Trends[edit]

Professor Bibek Debroy and Laveesh Bhandari claim in their book Corruption in India: The DNA and RNA that public officials in India may be cornering as much as ₹921 billion (US$14 billion), or 1.26 per cent of the GDP through corruption.[15] The book claims most bribery is in government delivered services and the transport and real estate industries.

Bribery and corruption are pervasive, but some areas tend to more issues than others. A 2013 EY (Ernst & Young) Study[40] reports the industries perceived to be the most vulnerable to corruption as: Infrastructure & Real Estate, Metals & Mining, Aerospace & Defense, and Power & Utilities. There are a range of specific factors that make a sector more susceptible to bribery and corruption risks than others. High use of middlemen, large value contracts, and liasioning activities etc. drive the depth, volume and frequency of corrupt practices in vulnerable sectors.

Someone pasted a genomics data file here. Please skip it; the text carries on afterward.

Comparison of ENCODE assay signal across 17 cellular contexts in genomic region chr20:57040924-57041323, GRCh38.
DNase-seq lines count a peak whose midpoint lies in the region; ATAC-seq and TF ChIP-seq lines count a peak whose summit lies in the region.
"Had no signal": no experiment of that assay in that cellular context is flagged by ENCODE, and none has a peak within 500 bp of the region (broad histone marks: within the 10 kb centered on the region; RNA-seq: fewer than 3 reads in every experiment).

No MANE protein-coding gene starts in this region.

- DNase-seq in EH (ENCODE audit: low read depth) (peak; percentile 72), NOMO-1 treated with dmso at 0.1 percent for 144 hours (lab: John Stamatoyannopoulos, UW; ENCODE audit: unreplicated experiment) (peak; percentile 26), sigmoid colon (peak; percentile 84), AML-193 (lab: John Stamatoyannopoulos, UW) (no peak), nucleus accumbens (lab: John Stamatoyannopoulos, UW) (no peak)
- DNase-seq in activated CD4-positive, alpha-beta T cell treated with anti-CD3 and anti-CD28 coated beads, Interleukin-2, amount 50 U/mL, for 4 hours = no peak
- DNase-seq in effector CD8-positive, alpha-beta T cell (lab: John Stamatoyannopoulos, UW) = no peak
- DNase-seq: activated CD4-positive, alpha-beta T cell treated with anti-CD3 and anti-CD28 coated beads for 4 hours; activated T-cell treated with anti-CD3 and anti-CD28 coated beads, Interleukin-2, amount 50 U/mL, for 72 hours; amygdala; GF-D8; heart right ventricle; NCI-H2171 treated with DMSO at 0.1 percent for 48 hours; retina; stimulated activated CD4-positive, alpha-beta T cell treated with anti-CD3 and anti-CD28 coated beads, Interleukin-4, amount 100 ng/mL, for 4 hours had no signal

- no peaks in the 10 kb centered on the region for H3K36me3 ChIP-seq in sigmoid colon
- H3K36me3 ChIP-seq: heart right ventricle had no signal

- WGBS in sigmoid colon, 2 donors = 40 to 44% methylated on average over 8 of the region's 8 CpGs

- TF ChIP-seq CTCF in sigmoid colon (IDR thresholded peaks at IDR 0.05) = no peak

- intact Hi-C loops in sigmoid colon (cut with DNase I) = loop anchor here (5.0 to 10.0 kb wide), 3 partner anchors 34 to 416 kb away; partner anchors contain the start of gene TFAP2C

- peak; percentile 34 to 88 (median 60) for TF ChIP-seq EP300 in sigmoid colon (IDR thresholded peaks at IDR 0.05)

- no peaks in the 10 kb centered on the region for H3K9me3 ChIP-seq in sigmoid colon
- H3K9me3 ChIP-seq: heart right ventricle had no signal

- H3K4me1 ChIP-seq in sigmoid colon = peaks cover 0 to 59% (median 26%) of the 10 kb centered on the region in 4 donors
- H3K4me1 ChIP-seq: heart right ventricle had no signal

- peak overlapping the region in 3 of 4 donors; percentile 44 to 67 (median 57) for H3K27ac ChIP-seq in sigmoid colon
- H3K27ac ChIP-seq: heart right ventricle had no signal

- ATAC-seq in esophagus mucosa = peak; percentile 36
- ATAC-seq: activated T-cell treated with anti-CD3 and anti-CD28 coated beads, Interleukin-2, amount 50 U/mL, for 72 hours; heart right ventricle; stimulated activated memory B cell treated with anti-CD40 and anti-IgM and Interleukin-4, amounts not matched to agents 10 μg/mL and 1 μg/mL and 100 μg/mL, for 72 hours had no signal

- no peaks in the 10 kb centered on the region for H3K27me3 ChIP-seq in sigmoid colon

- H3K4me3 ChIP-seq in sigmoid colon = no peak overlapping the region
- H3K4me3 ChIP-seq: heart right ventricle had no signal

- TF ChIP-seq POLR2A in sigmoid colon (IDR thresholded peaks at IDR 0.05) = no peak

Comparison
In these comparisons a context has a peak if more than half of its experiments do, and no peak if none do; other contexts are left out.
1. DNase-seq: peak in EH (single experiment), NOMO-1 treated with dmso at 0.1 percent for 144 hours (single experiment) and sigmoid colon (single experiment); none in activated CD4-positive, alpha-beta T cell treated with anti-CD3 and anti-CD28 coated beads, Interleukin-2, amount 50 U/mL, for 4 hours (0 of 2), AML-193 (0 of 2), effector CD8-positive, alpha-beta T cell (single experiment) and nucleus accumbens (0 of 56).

A 2011 KPMG study reports India's real estate, telecommunications and government-run social development projects as the three top sectors plagued by corruption. The study found India's defence, the information technology industry and energy sectors to be the most competitive and least corruption prone sectors.[11]

CMS India claims in its 2010 India Corruption Study report that socio-economically weaker sections of Indian society are the most adversely affected by government corruption. These include the rural and urban poor, although the study claims that nationwide perception of corruption has decreased between 2005 and 2010. Over the 5-year period, a significantly greater number of people surveyed from the middle and poorest classes in all parts of India claimed government corruption had dropped over time, and that they had fewer direct experiences with bribery demands.[41] Whereas in reality corruption has increased ten folds since 2010 and continues to grow relentlessly on a daily basis.

The table below compares the perceived anti-corruption effort across some of the major states in India.[12] A rising index implies higher anti-corruption effort and falling corruption. According to this table, the states of Bihar and Gujarat have experienced significant improvements in their anti-corruption efforts, while conditions have worsened in the states of Assam and West Bengal. Consistent with the results in this table, in 2012 a BBC News report claimed the state of Bihar has transformed in recent years to become the least corrupt state in India.[42]

Black money[edit]

Main article: Indian black money